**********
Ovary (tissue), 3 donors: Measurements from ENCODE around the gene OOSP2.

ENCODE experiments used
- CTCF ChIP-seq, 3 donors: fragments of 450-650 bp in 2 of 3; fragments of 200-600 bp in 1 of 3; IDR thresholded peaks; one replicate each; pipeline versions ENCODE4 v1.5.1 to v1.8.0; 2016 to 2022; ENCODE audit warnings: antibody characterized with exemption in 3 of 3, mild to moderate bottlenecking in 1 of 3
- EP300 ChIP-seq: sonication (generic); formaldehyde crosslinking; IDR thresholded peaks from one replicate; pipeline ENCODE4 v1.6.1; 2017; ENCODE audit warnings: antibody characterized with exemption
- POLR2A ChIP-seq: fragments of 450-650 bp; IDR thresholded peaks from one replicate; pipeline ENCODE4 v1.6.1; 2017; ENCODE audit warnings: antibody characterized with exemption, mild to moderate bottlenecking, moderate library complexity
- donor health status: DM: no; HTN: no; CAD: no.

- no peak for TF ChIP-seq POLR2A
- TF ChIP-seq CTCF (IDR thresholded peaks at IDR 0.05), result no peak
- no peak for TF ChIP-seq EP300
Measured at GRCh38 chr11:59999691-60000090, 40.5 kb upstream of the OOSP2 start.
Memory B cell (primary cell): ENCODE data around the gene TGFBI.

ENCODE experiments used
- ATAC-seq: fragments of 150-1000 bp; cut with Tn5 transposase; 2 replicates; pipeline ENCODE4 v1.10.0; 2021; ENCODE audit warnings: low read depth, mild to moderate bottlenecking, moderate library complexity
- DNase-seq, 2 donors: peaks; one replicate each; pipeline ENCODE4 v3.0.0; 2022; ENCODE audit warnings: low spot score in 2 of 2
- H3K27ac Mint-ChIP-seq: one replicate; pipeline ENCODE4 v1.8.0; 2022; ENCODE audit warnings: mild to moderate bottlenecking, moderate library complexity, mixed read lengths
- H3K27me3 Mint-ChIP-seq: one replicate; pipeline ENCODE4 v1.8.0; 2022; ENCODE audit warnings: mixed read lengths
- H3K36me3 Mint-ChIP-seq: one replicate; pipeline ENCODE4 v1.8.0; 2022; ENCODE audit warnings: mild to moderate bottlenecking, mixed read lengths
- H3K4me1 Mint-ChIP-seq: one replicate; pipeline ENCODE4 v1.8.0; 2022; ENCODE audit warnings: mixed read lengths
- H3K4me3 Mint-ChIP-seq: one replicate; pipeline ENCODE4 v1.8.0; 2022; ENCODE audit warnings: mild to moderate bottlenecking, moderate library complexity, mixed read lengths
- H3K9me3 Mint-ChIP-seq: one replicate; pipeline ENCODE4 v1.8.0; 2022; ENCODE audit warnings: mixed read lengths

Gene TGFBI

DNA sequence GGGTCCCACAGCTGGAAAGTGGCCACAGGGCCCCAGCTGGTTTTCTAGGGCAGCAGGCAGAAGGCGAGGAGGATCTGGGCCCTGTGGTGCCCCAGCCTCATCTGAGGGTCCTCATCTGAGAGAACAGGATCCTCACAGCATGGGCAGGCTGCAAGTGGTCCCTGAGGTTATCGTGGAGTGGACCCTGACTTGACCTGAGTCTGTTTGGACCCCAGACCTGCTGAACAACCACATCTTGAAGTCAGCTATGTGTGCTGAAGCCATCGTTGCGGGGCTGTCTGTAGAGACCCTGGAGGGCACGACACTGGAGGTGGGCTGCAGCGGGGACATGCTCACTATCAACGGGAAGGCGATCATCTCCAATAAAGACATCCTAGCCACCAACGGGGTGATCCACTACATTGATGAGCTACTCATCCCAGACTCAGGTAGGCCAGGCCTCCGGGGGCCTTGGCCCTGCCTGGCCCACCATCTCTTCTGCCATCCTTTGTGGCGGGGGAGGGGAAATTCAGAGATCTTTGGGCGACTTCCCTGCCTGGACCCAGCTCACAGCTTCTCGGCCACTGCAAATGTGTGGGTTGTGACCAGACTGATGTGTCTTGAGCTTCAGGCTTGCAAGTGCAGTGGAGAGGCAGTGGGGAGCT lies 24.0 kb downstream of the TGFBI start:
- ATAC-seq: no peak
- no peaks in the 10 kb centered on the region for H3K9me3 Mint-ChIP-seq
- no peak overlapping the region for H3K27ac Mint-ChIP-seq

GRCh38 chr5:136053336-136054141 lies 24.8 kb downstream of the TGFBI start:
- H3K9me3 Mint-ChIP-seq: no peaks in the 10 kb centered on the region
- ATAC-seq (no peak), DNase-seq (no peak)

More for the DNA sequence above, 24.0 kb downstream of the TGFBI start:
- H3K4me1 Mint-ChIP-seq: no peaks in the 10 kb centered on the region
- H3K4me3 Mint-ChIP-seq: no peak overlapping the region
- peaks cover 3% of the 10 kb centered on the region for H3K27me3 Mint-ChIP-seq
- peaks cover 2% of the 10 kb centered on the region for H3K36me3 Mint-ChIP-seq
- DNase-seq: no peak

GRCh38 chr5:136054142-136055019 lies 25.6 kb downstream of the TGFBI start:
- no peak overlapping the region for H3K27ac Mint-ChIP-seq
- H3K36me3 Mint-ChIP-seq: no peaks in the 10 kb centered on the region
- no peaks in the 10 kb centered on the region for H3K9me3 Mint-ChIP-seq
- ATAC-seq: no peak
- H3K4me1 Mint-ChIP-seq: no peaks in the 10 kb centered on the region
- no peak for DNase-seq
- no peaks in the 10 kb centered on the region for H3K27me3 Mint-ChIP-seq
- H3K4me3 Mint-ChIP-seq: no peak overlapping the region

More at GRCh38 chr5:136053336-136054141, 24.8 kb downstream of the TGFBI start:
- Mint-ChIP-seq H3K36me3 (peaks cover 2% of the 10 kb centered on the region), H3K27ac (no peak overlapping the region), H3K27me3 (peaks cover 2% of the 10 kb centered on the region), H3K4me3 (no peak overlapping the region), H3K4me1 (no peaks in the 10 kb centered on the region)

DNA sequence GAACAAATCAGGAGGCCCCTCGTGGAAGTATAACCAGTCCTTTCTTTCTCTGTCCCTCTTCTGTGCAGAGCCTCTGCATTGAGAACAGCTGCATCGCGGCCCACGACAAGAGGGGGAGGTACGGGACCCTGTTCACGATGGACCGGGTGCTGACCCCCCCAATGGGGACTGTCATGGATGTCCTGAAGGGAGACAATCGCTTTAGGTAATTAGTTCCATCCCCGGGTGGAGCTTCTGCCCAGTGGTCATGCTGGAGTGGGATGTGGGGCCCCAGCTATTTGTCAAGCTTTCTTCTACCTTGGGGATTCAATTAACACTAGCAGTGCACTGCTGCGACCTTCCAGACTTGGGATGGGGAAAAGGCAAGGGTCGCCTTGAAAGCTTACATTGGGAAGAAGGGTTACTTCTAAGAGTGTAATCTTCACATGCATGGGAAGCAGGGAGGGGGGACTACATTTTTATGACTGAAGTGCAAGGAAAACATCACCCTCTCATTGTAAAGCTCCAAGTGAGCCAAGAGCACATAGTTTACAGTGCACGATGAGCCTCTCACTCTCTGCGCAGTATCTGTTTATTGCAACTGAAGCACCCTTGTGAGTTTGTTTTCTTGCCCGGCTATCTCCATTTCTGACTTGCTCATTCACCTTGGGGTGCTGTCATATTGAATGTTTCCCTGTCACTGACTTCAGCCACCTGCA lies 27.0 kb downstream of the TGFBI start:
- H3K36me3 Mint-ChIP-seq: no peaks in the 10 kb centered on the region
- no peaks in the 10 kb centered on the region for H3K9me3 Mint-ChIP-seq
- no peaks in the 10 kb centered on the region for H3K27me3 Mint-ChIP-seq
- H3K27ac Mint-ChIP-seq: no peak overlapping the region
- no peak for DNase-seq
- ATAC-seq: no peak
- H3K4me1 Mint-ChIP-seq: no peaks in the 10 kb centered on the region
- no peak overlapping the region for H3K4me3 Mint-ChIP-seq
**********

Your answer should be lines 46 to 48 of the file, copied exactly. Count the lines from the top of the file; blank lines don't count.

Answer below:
DNA sequence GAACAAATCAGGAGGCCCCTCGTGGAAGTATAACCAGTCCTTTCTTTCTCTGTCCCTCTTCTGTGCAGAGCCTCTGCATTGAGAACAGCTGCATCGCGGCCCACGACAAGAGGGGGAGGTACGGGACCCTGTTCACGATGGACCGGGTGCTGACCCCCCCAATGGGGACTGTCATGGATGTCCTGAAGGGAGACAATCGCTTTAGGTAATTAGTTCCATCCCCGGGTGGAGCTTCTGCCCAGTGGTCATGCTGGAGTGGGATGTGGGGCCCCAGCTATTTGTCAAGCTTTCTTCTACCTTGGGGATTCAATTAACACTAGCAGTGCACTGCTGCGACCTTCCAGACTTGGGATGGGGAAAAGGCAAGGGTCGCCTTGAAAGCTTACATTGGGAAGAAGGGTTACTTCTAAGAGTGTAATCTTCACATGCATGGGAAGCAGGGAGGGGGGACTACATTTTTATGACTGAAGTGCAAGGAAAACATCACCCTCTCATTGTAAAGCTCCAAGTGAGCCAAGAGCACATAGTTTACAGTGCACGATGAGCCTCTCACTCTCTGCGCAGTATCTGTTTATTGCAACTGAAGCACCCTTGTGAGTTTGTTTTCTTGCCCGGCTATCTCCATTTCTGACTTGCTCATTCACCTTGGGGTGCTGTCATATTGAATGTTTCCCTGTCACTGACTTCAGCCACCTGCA lies 27.0 kb downstream of the TGFBI start:
- H3K36me3 Mint-ChIP-seq: no peaks in the 10 kb centered on the region
- no peaks in the 10 kb centered on the region for H3K9me3 Mint-ChIP-seq